Friday, April 20, 2007

How To Use YouTube As An Effective Marketing Tool

Live from New Orleans at WOMMA: How To Use YouTube As An Effective Marketing Tool
by Sarah Browne, Thursday, Apr 19, 2007 6:00 AM ET
THESE DAYS IT'S PRETTY MUCH the Holy Grail. But just what does it take to mount a successful, conversation-worthy campaign for your products on YouTube? Apparently $1,298.68.

That was Founder Pinny Gniwisch's total budget for a marketing campaign on YouTube which started accidentally with a video called "Bubbe" that generated a half million hits. Fast forward to a now well-integrated plan complete with 1,500 subscribers to his YouTube channel, hundreds of e-mails a day, including a few marriage proposals and a growing database primed to add Ice's new videos to MySpace and Facebook. Gniwisch is now planning for Mother's Day, moving beyond his guerilla interview format and adding a sweepstakes with lots of "ice" as the prize.

And then there's a pole-dancing Cupid, a Crazy Bride and Resource Interactive's Mark Hillman's concept of Brandertainment. The action at YouTube is fast and furious. As more experienced marketers jump on board, many are willing to embrace the chaos and lack of control in exchange for a million hits a day when a video lands on YouTube's front page.

Here are some tips culled from the Word of Mouth Marketing Association conference in New Orleans:

--Put entertainment over brand --Make the effort feel low budget. --Find something that's already accepted and back your brand into it. --Make it feel loose and chaotic.

"It's scary to put stuff out there that you're not controlling," Hillman said. But people don't want to go to consumer package goods Web sites. They want to go where they think cool things are happening."

Consumers clearly thought that Crazy Bride, in which a bride goes psycho with a sharp pair of scissors, was cool. The video generated some 3.3 million views. It also inadvertently wreaked havoc with Hillman's rules. On one hand, Crazy Bride was so chaotic, so loose, that it looked completely real. On the other hand, when viewers found out it wasn't real, they felt tricked.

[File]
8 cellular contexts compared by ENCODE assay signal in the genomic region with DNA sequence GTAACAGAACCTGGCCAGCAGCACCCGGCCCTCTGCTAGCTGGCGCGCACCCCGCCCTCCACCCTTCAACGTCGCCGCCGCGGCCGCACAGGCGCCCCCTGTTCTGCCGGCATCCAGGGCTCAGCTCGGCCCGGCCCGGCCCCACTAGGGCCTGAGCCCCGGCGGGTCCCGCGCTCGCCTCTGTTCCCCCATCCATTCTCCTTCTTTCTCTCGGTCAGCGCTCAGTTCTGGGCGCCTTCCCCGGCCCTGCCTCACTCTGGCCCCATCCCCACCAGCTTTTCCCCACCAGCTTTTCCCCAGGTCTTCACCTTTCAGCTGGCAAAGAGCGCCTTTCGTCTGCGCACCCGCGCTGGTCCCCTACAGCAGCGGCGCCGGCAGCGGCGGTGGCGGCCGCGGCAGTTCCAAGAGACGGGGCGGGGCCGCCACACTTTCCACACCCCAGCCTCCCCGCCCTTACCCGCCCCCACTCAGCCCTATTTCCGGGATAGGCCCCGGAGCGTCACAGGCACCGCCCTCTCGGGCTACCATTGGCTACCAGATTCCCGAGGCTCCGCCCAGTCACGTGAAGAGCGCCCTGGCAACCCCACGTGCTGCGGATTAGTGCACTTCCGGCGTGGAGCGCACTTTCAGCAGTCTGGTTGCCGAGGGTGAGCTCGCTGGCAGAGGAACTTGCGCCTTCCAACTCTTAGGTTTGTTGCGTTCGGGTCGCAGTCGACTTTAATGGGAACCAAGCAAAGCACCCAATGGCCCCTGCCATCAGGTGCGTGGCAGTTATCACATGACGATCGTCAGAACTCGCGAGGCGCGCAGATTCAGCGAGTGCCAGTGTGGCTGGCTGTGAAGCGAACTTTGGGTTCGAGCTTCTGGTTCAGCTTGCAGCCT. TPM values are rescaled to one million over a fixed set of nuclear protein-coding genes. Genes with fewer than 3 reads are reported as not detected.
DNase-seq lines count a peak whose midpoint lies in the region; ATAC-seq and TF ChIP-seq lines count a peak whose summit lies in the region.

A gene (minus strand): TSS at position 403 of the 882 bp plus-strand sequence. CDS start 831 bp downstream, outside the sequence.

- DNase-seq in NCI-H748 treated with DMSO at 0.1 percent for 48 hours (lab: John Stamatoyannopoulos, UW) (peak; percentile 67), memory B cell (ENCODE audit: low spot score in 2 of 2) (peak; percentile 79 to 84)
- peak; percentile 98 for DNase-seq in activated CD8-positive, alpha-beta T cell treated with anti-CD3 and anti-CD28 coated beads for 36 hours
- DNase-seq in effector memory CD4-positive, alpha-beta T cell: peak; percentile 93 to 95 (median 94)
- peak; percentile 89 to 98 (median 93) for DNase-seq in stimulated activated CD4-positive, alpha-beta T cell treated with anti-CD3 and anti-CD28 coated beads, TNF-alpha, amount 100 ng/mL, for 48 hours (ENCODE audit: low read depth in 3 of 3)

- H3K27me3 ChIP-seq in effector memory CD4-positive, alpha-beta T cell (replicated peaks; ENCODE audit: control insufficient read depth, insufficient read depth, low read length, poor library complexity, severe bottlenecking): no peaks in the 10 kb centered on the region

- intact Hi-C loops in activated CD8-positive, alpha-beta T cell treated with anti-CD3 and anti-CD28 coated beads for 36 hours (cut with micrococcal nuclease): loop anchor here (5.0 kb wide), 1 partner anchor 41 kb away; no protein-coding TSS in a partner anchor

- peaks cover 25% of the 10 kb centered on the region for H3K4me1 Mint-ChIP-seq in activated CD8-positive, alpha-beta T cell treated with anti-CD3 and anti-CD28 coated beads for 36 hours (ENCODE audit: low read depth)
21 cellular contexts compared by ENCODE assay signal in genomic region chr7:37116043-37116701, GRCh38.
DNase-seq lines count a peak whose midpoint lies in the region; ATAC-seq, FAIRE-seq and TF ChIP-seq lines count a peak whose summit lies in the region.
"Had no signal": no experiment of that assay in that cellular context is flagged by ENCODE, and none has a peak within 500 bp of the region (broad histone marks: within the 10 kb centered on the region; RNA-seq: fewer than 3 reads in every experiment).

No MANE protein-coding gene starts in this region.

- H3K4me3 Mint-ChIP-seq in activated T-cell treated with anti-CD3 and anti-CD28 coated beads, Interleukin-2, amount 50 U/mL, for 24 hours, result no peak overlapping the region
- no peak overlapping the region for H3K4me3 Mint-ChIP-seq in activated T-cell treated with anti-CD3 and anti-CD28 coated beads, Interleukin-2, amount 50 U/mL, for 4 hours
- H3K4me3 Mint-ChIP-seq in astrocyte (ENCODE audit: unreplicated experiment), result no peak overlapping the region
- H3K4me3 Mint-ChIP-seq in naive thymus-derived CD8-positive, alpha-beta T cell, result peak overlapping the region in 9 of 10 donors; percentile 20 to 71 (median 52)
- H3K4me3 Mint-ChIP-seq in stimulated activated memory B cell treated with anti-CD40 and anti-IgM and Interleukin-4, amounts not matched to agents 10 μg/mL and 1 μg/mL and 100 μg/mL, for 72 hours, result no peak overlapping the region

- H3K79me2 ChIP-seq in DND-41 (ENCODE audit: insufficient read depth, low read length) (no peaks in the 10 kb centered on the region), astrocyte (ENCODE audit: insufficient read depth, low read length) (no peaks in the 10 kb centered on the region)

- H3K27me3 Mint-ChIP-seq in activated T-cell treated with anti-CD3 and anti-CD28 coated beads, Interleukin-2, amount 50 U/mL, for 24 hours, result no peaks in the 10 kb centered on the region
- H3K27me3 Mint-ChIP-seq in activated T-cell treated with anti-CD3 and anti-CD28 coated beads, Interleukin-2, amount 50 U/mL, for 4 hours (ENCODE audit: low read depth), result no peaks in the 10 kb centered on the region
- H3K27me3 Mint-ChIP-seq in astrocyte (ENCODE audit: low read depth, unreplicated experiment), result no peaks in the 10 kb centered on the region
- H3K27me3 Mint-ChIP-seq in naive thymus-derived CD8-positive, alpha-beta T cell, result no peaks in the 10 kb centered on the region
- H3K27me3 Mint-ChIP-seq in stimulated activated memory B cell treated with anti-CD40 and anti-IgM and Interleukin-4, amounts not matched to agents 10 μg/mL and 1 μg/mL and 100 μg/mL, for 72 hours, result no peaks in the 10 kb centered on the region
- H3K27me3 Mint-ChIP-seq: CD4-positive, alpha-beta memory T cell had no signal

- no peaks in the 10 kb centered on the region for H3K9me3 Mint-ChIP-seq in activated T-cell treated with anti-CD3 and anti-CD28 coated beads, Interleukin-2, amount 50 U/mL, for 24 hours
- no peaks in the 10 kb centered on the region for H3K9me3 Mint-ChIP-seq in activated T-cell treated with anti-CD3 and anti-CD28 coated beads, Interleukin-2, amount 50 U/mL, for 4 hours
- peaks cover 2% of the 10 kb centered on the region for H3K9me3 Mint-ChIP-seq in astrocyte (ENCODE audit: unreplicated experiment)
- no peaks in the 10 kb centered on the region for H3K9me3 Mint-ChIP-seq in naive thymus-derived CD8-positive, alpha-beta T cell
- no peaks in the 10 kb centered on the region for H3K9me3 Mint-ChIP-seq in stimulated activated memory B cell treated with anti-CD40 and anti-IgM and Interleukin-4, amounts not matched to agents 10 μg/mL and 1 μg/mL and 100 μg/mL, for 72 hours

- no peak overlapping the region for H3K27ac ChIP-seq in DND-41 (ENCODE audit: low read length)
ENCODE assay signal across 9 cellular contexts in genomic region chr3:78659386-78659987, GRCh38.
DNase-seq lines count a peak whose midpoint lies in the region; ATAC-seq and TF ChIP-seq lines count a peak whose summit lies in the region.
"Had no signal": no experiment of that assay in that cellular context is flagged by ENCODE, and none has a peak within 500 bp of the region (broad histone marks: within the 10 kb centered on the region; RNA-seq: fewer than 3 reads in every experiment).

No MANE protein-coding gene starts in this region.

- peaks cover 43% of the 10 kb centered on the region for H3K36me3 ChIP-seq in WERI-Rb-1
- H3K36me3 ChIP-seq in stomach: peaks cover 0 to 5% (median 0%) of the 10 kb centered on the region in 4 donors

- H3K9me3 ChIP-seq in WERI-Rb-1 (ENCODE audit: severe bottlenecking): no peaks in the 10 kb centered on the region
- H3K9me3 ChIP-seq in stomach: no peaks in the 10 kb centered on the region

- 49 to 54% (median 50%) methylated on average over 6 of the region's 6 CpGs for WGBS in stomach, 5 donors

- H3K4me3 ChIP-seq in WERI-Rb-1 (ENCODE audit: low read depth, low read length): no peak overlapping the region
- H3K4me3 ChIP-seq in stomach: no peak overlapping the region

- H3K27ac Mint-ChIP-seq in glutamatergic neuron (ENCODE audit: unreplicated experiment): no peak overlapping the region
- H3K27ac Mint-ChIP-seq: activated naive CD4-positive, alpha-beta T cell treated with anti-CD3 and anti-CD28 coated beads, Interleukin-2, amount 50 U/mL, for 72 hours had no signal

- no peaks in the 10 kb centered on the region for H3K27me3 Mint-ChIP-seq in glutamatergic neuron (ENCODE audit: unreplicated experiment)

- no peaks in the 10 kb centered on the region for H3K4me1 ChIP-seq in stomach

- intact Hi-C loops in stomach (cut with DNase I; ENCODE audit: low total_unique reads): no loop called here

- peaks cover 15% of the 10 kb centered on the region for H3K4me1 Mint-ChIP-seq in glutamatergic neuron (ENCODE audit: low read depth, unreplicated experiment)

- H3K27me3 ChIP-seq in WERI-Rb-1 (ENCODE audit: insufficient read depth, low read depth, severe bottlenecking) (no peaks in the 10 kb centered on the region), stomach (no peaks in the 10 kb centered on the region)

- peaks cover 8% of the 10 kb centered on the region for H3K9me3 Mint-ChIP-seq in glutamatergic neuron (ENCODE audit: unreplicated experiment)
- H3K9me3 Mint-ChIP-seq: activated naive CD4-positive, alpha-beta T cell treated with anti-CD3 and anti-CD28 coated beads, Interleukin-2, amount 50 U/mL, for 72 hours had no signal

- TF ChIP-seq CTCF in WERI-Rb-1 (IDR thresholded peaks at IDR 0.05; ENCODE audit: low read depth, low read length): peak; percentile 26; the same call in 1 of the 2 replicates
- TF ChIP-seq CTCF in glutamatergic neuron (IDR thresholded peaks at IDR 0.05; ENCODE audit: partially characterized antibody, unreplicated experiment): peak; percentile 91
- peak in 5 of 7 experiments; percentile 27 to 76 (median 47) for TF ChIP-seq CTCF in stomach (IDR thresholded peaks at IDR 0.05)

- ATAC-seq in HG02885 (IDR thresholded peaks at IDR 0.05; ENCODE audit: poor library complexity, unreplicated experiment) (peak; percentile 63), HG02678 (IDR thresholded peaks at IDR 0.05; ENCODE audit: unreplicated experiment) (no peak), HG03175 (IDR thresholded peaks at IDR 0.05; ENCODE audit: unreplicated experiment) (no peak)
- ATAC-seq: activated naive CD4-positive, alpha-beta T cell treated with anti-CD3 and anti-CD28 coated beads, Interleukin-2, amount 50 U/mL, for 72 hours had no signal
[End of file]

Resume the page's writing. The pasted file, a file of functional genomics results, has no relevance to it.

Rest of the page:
"It was a train wreck," Hillman said. "Even though we never intended to trick anyone."

Dump Cupid turned out to be a successful solution. In three weeks, the video spots generated some 2.5 million views, supported by an integrated offline campaign, including a giant Cupid's arrow in Times Square.

Another sign of success is when your viewers create their own videos based on yours or creatively participate in your product's promotion. For example, Resource Interactive discovered an animated version of Dump Cupid posted on YouTube. In fact, Dump Cupid was one of the top five most visited Web sites for Procter & Gamble.

Hillman estimated that the cost of the package of videos was in the $60,000 range - all shot in one day. "There's a new breed of director who's hungry and really wants to do it. We're getting things in the $38,000 to $40,000 range."

While Gniwisch diligently answers every e-mail and comment he gets, wisely building a solid list, Hillman doesn't suggest jumping into answering. "It would be like the brand getting too involved in the conversations."

And more quirkiness: While Clairol's Herbal Essence users sent in hundreds of their own stories, Resource decided not to post them because they sounded fake.

Sarah Browne, the Guru of New, is a digital strategist, researcher and writer based in Carmel, California. Write her at

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